Nostalgia done correctly
Witness the buzz around the latest Star Wars trailer – and the one thing that everyone seemingly loved more than anything else: Han and Chewbacca. It’s that nostalgia that gives a show the “wow” factor. Star Trek has tried this before with cameos by Original Series characters in The Next Generation and Deep Space Nine, while one of Enterprise’s finest moments was exploring the lineage of Data’s creator, Dr Noonian Soong, and revealing that Data was only ever created because Soong’s ancestors had witnessed how badly augmented humans, like Khan, could be. If you’re not connecting it with the movie universe, this gives a potential show a huge amount of continuity to check in with. Nods to the likes of Picard, Data, Worf, Sisko, Janeway and the Borg would bring in the hardcore Trekkies, and would also allow a cameo that would bring in viewers regardless of their preference, that of the original James T. Kirk: William Shatner.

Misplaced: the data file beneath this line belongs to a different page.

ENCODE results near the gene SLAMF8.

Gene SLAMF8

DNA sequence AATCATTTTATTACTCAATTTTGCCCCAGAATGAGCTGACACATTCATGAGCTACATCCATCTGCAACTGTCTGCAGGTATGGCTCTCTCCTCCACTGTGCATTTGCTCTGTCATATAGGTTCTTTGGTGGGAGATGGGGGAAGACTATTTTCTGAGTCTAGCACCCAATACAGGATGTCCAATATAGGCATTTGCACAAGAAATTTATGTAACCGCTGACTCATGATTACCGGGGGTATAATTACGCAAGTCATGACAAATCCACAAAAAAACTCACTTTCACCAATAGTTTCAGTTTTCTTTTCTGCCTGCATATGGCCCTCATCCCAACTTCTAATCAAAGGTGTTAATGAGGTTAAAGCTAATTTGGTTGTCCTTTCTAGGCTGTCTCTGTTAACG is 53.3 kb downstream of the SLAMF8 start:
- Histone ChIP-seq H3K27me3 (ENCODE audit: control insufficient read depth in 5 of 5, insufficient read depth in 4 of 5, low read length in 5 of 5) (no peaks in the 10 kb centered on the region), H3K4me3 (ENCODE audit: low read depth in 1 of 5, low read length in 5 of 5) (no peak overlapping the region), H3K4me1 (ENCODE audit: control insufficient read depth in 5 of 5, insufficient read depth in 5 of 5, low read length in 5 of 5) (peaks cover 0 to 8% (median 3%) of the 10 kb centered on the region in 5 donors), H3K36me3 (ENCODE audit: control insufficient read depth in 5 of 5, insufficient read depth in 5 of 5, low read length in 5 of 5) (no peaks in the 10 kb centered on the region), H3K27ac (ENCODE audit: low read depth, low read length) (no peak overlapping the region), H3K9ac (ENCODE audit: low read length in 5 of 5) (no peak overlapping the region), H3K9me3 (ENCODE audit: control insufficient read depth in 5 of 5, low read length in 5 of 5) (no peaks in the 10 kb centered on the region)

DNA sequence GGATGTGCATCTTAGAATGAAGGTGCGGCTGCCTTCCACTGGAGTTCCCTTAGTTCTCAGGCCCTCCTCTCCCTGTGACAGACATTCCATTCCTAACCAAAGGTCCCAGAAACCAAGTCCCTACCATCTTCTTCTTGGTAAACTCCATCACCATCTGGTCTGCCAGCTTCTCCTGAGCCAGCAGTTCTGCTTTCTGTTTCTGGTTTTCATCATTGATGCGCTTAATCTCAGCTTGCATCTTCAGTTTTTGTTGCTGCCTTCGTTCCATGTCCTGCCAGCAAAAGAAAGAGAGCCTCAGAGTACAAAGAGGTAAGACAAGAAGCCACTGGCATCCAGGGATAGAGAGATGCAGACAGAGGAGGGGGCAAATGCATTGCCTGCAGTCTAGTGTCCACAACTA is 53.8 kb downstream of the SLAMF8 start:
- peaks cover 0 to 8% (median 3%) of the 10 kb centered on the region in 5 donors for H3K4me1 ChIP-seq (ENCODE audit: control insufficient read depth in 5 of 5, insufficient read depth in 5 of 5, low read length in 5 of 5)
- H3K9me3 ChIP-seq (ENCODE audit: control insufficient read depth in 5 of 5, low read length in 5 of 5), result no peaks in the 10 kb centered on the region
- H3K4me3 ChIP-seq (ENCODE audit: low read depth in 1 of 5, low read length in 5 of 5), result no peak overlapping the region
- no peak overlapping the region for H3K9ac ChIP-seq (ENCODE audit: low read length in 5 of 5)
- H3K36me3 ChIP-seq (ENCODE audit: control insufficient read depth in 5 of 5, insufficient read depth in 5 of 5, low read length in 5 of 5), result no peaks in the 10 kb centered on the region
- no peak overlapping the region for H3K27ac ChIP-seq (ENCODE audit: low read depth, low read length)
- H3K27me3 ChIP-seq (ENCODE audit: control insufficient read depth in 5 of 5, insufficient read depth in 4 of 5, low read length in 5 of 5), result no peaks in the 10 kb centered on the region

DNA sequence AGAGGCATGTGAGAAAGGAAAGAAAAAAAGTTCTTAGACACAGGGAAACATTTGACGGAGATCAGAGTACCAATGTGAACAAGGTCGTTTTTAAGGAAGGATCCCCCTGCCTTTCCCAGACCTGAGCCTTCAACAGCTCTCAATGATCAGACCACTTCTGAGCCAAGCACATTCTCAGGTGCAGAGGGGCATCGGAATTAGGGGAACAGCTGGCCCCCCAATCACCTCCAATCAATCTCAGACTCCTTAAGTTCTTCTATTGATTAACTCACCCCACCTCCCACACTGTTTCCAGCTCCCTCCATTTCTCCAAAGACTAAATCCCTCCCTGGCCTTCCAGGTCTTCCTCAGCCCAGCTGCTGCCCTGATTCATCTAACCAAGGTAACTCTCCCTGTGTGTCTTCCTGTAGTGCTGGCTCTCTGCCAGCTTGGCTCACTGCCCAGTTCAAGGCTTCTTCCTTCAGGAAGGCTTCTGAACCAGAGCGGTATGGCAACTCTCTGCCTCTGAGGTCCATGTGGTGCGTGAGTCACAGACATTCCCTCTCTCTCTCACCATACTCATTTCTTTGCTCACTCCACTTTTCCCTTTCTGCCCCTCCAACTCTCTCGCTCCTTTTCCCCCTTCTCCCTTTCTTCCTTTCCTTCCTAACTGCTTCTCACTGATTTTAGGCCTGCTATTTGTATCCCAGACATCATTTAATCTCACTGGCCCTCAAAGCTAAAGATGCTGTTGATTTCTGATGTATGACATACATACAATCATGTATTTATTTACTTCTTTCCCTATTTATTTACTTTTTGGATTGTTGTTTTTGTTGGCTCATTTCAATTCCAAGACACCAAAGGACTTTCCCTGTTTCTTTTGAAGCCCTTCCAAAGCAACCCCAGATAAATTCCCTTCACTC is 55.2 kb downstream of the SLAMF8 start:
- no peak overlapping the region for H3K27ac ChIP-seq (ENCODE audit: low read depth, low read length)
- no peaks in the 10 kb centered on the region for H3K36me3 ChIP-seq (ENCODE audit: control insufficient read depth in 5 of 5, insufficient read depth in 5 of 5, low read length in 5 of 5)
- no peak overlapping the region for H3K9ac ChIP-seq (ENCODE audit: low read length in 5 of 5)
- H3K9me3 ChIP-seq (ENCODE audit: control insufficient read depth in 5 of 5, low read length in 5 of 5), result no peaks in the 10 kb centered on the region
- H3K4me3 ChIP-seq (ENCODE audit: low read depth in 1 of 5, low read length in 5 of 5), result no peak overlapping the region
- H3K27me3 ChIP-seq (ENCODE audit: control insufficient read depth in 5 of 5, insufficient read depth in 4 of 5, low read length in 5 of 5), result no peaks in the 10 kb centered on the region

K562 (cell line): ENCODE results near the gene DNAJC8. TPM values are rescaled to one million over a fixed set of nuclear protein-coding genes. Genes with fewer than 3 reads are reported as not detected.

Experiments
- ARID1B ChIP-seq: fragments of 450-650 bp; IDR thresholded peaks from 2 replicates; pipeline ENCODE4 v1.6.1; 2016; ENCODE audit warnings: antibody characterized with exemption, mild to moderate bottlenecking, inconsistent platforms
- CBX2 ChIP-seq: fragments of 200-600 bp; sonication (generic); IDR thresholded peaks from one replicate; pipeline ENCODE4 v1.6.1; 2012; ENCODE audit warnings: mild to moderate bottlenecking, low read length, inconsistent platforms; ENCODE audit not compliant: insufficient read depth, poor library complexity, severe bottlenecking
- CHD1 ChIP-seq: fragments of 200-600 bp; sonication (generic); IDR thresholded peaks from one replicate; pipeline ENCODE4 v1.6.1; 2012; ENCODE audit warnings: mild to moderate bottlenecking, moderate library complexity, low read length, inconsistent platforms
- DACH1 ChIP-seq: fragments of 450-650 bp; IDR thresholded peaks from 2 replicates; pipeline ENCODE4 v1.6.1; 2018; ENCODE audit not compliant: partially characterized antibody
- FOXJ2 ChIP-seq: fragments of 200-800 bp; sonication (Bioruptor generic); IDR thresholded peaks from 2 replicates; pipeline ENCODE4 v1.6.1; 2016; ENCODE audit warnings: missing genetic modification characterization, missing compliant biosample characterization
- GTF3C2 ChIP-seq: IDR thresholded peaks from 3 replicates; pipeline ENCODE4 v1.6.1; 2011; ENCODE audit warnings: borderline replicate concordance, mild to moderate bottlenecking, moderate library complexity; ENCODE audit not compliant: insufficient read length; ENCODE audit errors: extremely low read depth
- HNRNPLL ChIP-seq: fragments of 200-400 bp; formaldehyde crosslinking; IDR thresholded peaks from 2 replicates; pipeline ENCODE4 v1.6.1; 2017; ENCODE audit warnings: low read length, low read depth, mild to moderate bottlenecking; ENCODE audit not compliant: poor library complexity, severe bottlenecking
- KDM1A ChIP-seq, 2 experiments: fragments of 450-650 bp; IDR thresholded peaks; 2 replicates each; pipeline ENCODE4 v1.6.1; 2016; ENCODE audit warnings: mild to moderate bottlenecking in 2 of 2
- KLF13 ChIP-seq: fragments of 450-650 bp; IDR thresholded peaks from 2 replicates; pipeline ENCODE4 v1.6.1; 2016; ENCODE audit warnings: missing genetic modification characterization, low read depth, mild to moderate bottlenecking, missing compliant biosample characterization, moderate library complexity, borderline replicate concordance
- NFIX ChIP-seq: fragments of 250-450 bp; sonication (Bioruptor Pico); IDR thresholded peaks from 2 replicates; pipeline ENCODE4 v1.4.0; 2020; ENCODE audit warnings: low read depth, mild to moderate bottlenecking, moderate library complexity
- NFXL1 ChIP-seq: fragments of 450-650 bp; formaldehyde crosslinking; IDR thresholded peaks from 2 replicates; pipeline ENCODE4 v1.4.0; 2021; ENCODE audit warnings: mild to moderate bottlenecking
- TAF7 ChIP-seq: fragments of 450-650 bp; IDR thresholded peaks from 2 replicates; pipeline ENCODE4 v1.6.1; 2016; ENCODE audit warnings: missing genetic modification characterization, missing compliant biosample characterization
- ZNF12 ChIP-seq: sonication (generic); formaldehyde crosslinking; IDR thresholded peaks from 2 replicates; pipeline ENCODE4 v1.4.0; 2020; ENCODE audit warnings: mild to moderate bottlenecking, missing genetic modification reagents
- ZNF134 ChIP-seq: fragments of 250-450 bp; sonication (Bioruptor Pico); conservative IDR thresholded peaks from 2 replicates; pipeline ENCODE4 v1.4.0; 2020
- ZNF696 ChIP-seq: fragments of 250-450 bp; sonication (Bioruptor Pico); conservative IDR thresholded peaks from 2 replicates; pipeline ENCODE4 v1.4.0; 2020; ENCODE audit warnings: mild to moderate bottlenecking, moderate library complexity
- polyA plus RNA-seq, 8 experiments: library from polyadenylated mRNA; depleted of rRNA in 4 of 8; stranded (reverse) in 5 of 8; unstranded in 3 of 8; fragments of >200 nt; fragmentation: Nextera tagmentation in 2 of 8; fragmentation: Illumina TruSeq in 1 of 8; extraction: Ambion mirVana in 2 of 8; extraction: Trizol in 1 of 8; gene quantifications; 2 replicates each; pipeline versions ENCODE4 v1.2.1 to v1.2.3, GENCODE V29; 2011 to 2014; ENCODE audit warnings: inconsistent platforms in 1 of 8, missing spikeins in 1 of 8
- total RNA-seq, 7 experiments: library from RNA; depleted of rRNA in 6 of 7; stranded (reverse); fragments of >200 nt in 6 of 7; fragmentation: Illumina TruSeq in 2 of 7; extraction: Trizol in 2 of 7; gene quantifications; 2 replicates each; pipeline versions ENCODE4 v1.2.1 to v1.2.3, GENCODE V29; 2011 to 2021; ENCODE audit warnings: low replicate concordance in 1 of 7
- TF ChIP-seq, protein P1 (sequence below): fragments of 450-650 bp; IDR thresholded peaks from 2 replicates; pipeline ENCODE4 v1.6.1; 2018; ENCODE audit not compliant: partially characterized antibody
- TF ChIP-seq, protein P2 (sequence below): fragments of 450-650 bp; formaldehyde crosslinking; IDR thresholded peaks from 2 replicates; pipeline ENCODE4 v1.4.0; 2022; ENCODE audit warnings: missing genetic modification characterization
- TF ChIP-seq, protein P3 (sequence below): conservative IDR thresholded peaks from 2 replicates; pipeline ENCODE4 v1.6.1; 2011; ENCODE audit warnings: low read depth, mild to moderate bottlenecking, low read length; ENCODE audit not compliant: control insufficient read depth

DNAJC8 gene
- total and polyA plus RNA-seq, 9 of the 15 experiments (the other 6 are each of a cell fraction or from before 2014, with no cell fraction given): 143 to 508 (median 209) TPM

So there you go, bear in mind this is only our opinion, and if you’re a die hard fan, you might have some different views. Let us know in the comments!